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In order to check for birth defects linked to the COVID-19 vaccine, scientists have now analysed ultrasounds

A recent study from Northwestern Medicine that was published in the journal JAMA Pediatrics revealed no link between the immunisation and birth abnormalities that can be seen on ultrasound. 

Birth abnormalities occur 3 to 5% of births in the United States, and the initial COVID-19 vaccine clinical trials excluded pregnant women, which led many patients and medical professionals to concern how the vaccination would effect pregnant women and their unborn children.

The “major foetal structural anomalies” the researchers were searching for on the ultrasounds of the trial participants included birth problems including an improperly closed spine or a heart defect. These kinds of birth abnormalities affect 3 to 5 percent of American babies, increasing infant morbidity, death, and costs by billions of dollars.

“One of the reasons women struggle with the vaccine in pregnancy is they’re worried about their babies and don’t want to take any risks,” said first author Dr. Rachel Ruderman, a fourth-year resident at Feinberg. “This study shows there is no increased risk of birth defects, and it supports other evidence that shows the vaccine is safe and beneficial for mom and baby.”

In the early stages of pregnancy, when the organs are developing, there may be anomalies in their structure, which could result in birth defects that could have a negative impact on the child’s life. Similar research from the American CDC on pregnant women was published in September 2021. The statistics from the CDC are expanded upon in this study.

The CDC compared its study results to historical data, whereas the new Northwestern study used modern controls—pregnant women who were either unwilling to receive vaccination or who did not receive it within the time period the researchers defined as having a biologic risk for birth defects, which was from 30 days before conception until 14 weeks gestational age.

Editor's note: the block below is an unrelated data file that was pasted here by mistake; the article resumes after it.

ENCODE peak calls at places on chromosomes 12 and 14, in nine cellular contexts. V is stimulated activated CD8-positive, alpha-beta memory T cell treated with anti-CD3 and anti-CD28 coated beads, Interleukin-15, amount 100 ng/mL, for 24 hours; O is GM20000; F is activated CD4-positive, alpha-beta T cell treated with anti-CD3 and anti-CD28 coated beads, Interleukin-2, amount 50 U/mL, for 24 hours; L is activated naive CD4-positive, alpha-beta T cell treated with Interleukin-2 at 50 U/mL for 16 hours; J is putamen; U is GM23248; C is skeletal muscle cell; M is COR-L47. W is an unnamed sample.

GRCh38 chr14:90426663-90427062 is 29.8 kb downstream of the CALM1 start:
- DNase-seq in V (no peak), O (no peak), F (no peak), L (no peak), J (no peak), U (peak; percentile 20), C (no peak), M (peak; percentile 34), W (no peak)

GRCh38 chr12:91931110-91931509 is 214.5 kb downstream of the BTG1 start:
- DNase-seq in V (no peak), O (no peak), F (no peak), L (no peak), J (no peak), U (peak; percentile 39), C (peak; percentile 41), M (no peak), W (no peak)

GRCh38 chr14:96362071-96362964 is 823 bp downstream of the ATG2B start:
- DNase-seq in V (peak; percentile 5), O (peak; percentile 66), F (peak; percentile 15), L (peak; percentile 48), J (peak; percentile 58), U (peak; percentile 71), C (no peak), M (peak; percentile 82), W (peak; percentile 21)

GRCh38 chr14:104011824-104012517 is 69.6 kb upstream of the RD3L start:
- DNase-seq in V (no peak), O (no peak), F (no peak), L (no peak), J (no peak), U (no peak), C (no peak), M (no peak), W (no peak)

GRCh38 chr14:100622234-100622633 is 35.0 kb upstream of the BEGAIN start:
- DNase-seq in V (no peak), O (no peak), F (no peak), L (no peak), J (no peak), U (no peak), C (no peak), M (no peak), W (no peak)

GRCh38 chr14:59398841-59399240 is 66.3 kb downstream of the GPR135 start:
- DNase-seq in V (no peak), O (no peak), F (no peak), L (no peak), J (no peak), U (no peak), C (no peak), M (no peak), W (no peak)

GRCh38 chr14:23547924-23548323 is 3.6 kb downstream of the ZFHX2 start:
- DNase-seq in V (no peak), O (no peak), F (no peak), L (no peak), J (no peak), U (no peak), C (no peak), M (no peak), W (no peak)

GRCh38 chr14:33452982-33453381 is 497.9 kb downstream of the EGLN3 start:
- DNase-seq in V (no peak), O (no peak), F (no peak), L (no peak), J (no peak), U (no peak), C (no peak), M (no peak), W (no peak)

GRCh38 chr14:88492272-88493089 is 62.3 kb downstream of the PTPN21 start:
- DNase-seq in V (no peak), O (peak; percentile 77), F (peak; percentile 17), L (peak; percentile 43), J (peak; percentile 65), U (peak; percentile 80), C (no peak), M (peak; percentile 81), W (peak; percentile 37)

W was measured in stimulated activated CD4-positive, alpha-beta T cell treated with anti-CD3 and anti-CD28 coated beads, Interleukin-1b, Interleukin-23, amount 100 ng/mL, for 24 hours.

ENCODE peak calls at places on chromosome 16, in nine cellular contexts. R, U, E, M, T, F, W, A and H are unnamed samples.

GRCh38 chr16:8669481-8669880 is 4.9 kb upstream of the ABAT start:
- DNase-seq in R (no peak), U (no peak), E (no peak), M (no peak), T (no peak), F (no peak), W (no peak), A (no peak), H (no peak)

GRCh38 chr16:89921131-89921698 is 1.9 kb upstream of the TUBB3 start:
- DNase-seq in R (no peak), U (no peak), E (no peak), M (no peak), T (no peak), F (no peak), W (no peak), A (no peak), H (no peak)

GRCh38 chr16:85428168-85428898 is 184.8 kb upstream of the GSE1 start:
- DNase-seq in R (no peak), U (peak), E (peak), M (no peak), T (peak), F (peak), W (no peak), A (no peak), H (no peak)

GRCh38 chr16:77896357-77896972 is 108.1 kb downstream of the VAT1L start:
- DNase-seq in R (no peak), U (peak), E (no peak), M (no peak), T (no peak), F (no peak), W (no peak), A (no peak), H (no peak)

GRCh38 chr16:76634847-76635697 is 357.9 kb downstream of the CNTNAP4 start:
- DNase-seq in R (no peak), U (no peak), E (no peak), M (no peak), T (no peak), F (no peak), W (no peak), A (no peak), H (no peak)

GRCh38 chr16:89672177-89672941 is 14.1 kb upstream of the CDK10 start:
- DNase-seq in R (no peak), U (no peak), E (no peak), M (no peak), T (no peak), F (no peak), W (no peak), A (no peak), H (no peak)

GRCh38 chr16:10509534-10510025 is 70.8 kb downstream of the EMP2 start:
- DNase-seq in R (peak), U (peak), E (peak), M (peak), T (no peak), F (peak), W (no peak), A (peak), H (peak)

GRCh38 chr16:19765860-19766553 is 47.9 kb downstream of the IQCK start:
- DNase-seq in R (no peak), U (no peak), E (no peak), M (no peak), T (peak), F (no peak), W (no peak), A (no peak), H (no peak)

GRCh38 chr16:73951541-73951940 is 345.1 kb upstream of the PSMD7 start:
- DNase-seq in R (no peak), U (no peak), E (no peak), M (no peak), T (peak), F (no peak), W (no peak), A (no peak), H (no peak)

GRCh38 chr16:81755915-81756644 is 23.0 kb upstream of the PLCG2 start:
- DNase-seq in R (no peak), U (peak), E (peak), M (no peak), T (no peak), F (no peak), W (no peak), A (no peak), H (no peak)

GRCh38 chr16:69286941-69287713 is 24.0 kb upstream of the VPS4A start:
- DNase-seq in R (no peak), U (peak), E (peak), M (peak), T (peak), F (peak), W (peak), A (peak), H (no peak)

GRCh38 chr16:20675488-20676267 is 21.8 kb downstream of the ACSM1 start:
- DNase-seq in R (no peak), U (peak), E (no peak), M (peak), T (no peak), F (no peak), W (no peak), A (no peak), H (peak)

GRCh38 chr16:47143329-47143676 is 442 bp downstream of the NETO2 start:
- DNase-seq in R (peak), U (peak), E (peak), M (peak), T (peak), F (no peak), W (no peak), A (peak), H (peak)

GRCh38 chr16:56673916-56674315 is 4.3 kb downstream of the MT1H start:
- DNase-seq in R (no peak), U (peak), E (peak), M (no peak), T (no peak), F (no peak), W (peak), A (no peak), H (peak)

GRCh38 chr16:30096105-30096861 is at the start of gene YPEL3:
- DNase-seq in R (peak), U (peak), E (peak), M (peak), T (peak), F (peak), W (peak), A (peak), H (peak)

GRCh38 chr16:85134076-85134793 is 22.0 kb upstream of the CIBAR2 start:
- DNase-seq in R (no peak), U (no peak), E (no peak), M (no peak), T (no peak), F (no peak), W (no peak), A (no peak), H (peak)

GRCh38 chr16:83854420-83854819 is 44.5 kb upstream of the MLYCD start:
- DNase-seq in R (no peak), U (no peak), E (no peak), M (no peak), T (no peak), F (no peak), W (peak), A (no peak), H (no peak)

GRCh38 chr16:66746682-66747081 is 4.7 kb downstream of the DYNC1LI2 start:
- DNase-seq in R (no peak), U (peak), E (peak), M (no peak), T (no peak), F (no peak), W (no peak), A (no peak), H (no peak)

“I think the big strength of this study is that we compared against other women who were vaccinated, but at a different point in their pregnancies,” Miller said. “People who choose vaccination are often different from people who choose not to be vaccinated. Our study design helps account for some of those differences.”

The study examined electronic medical records from a cohort of 3,156 pregnant women who underwent a full foetal anatomical survey (19-week ultrasound) at Northwestern Medicine Prentice Women’s Hospital between March and November 2021. These records included ultrasounds and COVID-19 vaccination records. 1,149 (43.8 percent) of the pregnant women were immunised within the vaccination window established by the researchers, which was from 30 days before conception to 14 weeks gestation. Of those pregnant women, 2,622 (83.1 percent) had at least one vaccination dose administered to them.

There is still hesitancy, they noted, despite new and emerging data that continue to support the safety of immunisation among pregnant people.

“Patients say, ‘I don’t think the data is good, and everyone is getting COVID anyway, so why would I expose my baby?’” said Ruderman, who received her booster shot during week 12 of pregnancy. “Then I tell people, ‘Actually, the data is really good,’ and I feel like they’re receptive. So, these findings will only add to that.”

In order to check for birth defects linked to the COVID-19 vaccine, scientists have now analysed ultrasounds

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